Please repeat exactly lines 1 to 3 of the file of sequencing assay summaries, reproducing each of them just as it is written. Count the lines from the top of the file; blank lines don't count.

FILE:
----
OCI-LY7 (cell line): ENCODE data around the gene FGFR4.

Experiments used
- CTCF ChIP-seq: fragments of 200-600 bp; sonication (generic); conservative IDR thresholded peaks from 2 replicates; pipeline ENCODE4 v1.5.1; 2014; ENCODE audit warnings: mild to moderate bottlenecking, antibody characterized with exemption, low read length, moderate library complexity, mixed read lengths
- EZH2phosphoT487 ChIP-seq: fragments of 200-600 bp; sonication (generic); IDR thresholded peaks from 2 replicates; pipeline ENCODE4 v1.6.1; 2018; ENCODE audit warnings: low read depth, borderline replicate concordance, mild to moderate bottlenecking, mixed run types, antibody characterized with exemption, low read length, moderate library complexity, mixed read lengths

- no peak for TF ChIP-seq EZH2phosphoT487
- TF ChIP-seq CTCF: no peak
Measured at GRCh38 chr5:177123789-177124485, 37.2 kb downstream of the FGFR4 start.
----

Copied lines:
OCI-LY7 (cell line): ENCODE data around the gene FGFR4.

Experiments used
- CTCF ChIP-seq: fragments of 200-600 bp; sonication (generic); conservative IDR thresholded peaks from 2 replicates; pipeline ENCODE4 v1.5.1; 2014; ENCODE audit warnings: mild to moderate bottlenecking, antibody characterized with exemption, low read length, moderate library complexity, mixed read lengths